Where to Salsa in Panama City? | Salsa Lessons and Clubs

Learn Spanish and Salsa: check out these 5 Places to Go Out Dancing in Panama City and Habla Ya's Weekly Cultural and Social Activities...

Where to Salsa Dance in Panama City?

Location Days Cost Schedule Alcohol for Sale?
Beat Entertainment Wednesdays Varies 8PM a 9:30PM No
Paradise Banquet Hall (Galerías Obarrio) Thursday $5 7:00 p.m. - 10:00 p.m. No
Royal Sonesta Casino (by Iglesia del Carmen) Tuesday $3 6:30 p.m. - 8:30 p.m. Yes
Majestic Casino (Multicentro) Tuesday $3 6:30 p.m. - 10:00 p.m. Yes
Fantastic Casino (Albrook) Thursday $3 6:30 p.m. - 9:00 p.m. No
Teatro Amador (Casco Antiguo) Friday $3 9:00 p.m. - 10:30 p.m. No
Cross Gym #2 (Plaza Nvo Chorrillo) Friday $3 7:00 p.m. No

The contemporary term “salsa” was made popular by a Latin music promoter in New York City in the 1970s, Izzy Sanabria. Sanabria used it as a marketing ploy to attract Americans to Latin music they could dance to- and pronounce. What is today known as “salsa music” is actually a variety of different genres that have their roots in Afro-Cuban music such as son montuno, guaracha, cha cha chá, mambo, rumba. However, due to the global popularity of the term and “salsa” music, Cuban, Puerto Rican, and Colombian artists eventually embraced the all-encompassing term to create a pan-Latino sound.

Sunday nights in PTY...??

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Today, salsa- and Latin music in general- is associated with romance. At its root, however, what is now known as salsa still has political, social, and religious significance throughout Latin America. Coded references to Afro-Cuban religions, such as Santeria, even by artists who are not themselves practitioners of the faith, can be heard in some salsa lyrics. Even the assembly of congas, bongo, and timbales that has become the standard percussion in Cuban-based salsa has its roots in Santeria. The Panamanian-born singer salsa singer Ruben Blades is well known for his socially-conscious salsa lyrics that touch on topics such as rejecting imperialism and environmentalism, resonating with audiences throughout Latin America. His latest and final album is a proud tribute to the Panamanian people.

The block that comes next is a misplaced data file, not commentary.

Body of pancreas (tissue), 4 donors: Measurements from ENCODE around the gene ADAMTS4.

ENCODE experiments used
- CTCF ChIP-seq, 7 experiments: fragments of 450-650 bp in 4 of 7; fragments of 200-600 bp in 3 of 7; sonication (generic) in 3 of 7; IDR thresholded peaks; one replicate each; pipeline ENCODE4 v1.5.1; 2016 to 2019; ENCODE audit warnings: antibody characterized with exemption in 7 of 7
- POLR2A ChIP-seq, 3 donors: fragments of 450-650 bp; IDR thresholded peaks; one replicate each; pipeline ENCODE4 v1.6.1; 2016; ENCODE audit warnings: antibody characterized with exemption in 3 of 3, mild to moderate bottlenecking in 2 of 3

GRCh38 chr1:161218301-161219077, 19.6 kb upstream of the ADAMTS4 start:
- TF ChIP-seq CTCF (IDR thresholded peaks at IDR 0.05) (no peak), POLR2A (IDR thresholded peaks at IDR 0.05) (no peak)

Now that you know its history, if you’re looking to experience a night of salsa dancing- or watch the pros on the dance floor, Panama City is well-known as a the place to dance. Teatro Amador on Friday nights is known around the city for its live salsa band, great DJ, and spirited dancing into the wee hours of the morning! Major salsa artists regularly perform here also.

Updated schedules of live performances in Panama by some of the biggest names in Salsa can be found here. The city has salsa lessons every day of the week and classes cater to all levels if you want to brush up on your moves before hitting the dance floor.

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